Southern Illinois University Edwardsville Logo
Apply to SIUE


The Myth of Fairness and Racism

Talking about racism is tricky for White people.  One important reason is that instead of being something descriptive, the word racism tends to be construed as something moral -- moral in the sense that "racism is bad."  Because racism is conceived as something moral, White people are not really honest about it.   Here's the moral reasoning that keeps us from being honest:  "Racists are bad.  I'm not bad.  Thus, I'm not racist."  So I'd like us move away from the moral reduction of racism to a description of racism. Maybe then White people will feel more comfortable thinking about racism in our own lives.

While there are lots of ways to think about racism in our lives, in this newsletter, I'd like to talk about the term "fairness" and how that term relates to racism.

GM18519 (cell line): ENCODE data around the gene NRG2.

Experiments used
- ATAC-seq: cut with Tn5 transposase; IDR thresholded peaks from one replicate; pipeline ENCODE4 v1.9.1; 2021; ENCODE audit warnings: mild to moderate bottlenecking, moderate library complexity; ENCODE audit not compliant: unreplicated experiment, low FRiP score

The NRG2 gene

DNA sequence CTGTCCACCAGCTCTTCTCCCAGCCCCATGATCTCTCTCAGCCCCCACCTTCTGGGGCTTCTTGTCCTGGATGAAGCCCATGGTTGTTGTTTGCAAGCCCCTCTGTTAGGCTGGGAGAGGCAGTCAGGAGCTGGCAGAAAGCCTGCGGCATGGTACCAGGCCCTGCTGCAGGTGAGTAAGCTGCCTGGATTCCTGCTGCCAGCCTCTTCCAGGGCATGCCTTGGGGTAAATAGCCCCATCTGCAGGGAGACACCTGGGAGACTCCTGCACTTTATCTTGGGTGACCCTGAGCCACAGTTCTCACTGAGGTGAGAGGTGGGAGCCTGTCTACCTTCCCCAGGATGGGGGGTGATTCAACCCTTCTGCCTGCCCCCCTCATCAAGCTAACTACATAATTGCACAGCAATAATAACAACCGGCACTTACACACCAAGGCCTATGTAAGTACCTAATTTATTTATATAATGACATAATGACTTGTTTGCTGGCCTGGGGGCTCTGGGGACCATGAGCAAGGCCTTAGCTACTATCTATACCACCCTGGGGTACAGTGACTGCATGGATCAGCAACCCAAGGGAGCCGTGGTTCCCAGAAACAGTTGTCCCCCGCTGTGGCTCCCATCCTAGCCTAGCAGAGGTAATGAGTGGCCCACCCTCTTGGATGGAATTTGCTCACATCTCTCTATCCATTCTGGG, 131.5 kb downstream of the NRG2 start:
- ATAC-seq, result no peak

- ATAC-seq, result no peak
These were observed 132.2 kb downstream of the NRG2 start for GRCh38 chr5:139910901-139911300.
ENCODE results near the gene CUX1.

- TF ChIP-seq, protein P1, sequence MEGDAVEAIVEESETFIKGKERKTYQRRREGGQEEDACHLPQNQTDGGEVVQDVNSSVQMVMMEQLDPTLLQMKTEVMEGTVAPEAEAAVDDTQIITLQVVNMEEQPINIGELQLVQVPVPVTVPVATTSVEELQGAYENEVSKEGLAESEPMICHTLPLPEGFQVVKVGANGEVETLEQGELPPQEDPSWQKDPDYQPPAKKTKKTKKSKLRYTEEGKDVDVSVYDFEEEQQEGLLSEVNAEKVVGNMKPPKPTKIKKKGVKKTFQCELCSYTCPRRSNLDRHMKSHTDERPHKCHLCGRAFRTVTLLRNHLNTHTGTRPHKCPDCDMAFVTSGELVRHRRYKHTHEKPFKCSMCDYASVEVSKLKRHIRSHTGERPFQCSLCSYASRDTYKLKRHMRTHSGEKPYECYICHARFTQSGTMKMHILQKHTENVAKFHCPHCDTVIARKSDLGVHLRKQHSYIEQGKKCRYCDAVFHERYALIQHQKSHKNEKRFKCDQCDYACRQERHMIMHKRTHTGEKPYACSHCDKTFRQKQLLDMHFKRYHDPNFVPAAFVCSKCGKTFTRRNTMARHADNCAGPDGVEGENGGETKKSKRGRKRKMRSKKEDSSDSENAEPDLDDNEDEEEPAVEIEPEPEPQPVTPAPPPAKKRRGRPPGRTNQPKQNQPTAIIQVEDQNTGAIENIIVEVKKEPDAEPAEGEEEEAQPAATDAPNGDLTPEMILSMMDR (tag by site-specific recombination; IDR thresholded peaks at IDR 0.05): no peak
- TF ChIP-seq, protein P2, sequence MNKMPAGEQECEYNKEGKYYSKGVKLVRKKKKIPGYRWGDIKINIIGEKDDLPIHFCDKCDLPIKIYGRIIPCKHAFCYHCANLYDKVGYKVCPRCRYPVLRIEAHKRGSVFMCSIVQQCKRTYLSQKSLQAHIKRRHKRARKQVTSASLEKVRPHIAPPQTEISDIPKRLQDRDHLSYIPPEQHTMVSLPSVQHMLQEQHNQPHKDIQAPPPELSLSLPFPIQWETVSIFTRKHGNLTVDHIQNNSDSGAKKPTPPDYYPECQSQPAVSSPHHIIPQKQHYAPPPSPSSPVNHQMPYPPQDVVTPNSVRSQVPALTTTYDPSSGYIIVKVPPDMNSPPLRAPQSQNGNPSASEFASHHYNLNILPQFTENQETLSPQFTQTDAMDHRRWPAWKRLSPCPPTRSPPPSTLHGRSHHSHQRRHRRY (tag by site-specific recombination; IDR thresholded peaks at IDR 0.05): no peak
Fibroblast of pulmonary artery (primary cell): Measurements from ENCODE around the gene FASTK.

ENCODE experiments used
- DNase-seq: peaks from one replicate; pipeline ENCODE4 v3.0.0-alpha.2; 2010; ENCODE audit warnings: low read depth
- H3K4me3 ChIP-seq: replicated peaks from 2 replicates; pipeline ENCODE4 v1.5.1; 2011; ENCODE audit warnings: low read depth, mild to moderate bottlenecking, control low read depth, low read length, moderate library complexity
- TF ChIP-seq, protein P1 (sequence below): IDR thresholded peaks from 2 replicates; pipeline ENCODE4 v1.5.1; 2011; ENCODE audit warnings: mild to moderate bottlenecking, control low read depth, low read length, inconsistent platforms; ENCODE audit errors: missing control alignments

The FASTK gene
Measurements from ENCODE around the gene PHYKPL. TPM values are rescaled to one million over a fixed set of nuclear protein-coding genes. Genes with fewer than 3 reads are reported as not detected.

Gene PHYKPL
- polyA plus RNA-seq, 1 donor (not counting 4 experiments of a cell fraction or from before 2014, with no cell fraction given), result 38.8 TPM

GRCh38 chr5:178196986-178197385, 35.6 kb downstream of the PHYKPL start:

The notion of fairness emerged as a cultural ideal during the enlightenment period, when the belief in rationality supplanted our commitment to the traditions and authority of the monarchy.  Early enlightenment thinkers believed that since people have the capacity to be rational, people could be neutral and fair.

I love the notion of fairness.  And I know I'd like to live in a fair society --one where there were justice and equity and where everybody got what they deserved. However, if we are going to be honest (which I hope we can be together) the truth is that fairness is impossible, for a number of reasons. Here are two of the most important ones.